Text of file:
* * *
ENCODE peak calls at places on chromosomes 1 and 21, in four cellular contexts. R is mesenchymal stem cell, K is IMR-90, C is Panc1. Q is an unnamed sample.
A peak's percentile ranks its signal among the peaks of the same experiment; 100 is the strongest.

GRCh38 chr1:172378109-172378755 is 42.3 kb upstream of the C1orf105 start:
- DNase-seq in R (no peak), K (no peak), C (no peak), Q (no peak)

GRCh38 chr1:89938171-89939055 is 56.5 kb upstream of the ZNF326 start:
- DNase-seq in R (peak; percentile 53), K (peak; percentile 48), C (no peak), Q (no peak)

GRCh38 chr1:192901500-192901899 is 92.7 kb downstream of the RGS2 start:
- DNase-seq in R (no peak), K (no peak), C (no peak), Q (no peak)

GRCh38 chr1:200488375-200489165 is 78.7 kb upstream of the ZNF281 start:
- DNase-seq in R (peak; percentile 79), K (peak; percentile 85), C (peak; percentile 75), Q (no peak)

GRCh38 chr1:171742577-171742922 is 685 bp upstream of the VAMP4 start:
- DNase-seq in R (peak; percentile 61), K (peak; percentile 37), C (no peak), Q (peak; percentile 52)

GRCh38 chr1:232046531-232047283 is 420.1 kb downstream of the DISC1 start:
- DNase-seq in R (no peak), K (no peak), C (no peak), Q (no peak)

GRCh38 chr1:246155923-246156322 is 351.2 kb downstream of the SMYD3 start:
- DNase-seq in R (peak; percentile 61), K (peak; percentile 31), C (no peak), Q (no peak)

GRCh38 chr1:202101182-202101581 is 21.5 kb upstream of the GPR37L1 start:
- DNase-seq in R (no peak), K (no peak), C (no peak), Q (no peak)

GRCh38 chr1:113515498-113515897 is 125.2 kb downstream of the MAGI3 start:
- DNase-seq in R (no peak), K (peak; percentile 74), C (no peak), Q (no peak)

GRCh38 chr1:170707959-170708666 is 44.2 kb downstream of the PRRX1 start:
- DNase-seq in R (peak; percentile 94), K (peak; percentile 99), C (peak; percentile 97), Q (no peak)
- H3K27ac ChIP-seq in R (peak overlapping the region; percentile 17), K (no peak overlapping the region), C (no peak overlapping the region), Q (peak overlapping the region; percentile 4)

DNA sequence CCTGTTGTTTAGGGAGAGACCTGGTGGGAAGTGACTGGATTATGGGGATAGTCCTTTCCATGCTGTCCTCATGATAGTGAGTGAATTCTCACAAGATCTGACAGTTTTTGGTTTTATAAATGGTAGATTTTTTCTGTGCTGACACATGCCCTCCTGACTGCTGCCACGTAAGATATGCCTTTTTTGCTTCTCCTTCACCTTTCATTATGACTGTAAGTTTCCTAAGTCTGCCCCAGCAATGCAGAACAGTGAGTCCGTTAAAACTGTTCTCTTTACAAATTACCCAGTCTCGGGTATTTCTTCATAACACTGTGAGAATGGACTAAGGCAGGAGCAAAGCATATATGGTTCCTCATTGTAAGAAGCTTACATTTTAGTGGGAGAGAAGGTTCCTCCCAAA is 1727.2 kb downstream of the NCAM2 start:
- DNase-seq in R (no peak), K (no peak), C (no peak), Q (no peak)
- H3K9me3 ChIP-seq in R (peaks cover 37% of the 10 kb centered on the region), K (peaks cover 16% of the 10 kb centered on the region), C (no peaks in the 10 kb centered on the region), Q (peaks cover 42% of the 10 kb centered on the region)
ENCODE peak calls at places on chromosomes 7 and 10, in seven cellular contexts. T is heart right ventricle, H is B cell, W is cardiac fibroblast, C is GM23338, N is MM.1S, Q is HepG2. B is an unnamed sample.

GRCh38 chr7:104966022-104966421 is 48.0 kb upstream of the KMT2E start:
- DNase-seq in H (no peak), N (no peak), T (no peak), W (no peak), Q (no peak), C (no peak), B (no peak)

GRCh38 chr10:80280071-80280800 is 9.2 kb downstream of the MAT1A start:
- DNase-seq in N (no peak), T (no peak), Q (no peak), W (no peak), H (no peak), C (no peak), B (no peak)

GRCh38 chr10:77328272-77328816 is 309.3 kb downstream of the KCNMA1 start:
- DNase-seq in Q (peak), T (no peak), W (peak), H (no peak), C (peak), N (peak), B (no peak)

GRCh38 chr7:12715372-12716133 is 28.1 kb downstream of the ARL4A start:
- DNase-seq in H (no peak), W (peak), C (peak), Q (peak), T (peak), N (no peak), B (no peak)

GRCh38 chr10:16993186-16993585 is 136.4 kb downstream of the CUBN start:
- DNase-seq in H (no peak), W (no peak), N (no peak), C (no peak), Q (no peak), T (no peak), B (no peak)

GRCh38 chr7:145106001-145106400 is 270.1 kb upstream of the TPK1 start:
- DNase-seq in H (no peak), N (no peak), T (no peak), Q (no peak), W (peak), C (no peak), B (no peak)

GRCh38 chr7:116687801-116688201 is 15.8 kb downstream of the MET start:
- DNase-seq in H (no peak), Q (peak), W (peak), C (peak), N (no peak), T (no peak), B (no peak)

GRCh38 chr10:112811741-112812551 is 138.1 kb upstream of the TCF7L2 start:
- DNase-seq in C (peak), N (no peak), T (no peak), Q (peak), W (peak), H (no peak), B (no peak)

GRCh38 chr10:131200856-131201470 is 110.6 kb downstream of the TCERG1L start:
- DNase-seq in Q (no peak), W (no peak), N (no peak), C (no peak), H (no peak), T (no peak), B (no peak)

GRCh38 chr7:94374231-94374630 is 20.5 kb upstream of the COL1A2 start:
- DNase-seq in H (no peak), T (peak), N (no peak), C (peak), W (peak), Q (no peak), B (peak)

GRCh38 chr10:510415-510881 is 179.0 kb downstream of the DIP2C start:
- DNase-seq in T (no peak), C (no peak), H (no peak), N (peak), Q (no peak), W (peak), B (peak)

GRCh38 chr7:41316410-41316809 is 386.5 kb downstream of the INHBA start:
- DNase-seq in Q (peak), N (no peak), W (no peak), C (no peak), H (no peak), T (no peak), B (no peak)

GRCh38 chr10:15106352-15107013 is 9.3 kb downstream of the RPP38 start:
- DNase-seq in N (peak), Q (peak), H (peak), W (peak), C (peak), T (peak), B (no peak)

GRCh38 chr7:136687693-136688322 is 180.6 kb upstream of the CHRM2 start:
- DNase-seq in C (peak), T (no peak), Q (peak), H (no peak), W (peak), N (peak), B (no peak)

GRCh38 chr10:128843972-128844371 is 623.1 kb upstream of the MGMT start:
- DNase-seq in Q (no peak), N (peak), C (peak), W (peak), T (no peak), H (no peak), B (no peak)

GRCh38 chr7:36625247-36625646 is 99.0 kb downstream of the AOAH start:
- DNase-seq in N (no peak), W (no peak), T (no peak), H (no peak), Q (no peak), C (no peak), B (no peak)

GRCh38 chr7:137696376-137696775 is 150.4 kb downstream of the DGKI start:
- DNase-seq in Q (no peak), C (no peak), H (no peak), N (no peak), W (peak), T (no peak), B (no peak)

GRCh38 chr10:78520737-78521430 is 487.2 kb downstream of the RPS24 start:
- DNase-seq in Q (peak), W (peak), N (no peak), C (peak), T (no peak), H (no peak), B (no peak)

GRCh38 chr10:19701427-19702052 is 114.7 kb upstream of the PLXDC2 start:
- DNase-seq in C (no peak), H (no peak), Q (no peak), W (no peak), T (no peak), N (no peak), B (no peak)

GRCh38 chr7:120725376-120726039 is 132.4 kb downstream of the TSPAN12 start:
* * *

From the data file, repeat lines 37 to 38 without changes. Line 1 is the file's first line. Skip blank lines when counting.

- DNase-seq in H (no peak), W (no peak), N (no peak), C (no peak), Q (no peak), T (no peak), B (no peak)

GRCh38 chr7:145106001-145106400 is 270.1 kb upstream of the TPK1 start: